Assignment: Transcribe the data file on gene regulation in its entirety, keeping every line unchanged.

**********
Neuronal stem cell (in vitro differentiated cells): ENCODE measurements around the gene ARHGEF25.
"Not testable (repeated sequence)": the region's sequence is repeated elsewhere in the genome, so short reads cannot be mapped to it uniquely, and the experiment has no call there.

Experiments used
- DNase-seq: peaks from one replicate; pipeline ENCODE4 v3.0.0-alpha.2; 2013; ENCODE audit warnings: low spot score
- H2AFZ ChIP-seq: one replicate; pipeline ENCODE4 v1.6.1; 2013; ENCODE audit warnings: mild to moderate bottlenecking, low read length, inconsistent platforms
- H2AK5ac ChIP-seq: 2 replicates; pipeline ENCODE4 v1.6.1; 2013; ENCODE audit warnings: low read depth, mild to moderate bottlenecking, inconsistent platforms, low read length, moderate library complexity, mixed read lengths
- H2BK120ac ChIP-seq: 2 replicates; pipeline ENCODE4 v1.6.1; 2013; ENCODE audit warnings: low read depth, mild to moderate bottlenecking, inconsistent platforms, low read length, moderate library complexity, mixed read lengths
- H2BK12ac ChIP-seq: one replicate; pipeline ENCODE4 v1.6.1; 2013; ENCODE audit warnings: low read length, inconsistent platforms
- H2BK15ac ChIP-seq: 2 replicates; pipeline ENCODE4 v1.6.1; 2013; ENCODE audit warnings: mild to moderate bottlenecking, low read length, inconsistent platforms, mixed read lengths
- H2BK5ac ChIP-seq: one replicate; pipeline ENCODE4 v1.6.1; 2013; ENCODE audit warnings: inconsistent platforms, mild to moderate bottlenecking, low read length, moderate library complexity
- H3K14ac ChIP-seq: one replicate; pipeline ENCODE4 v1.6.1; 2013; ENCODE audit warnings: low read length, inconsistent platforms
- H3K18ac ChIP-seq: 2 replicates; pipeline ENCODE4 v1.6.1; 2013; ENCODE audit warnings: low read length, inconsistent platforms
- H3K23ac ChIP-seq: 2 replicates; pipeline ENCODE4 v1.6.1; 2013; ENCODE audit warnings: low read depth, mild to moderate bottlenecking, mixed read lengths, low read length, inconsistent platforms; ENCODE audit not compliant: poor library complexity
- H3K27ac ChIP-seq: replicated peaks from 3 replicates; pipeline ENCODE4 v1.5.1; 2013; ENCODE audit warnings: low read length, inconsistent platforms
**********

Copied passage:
Neuronal stem cell (in vitro differentiated cells): ENCODE measurements around the gene ARHGEF25.
"Not testable (repeated sequence)": the region's sequence is repeated elsewhere in the genome, so short reads cannot be mapped to it uniquely, and the experiment has no call there.

Experiments used
- DNase-seq: peaks from one replicate; pipeline ENCODE4 v3.0.0-alpha.2; 2013; ENCODE audit warnings: low spot score
- H2AFZ ChIP-seq: one replicate; pipeline ENCODE4 v1.6.1; 2013; ENCODE audit warnings: mild to moderate bottlenecking, low read length, inconsistent platforms
- H2AK5ac ChIP-seq: 2 replicates; pipeline ENCODE4 v1.6.1; 2013; ENCODE audit warnings: low read depth, mild to moderate bottlenecking, inconsistent platforms, low read length, moderate library complexity, mixed read lengths
- H2BK120ac ChIP-seq: 2 replicates; pipeline ENCODE4 v1.6.1; 2013; ENCODE audit warnings: low read depth, mild to moderate bottlenecking, inconsistent platforms, low read length, moderate library complexity, mixed read lengths
- H2BK12ac ChIP-seq: one replicate; pipeline ENCODE4 v1.6.1; 2013; ENCODE audit warnings: low read length, inconsistent platforms
- H2BK15ac ChIP-seq: 2 replicates; pipeline ENCODE4 v1.6.1; 2013; ENCODE audit warnings: mild to moderate bottlenecking, low read length, inconsistent platforms, mixed read lengths
- H2BK5ac ChIP-seq: one replicate; pipeline ENCODE4 v1.6.1; 2013; ENCODE audit warnings: inconsistent platforms, mild to moderate bottlenecking, low read length, moderate library complexity
- H3K14ac ChIP-seq: one replicate; pipeline ENCODE4 v1.6.1; 2013; ENCODE audit warnings: low read length, inconsistent platforms
- H3K18ac ChIP-seq: 2 replicates; pipeline ENCODE4 v1.6.1; 2013; ENCODE audit warnings: low read length, inconsistent platforms
- H3K23ac ChIP-seq: 2 replicates; pipeline ENCODE4 v1.6.1; 2013; ENCODE audit warnings: low read depth, mild to moderate bottlenecking, mixed read lengths, low read length, inconsistent platforms; ENCODE audit not compliant: poor library complexity
- H3K27ac ChIP-seq: replicated peaks from 3 replicates; pipeline ENCODE4 v1.5.1; 2013; ENCODE audit warnings: low read length, inconsistent platforms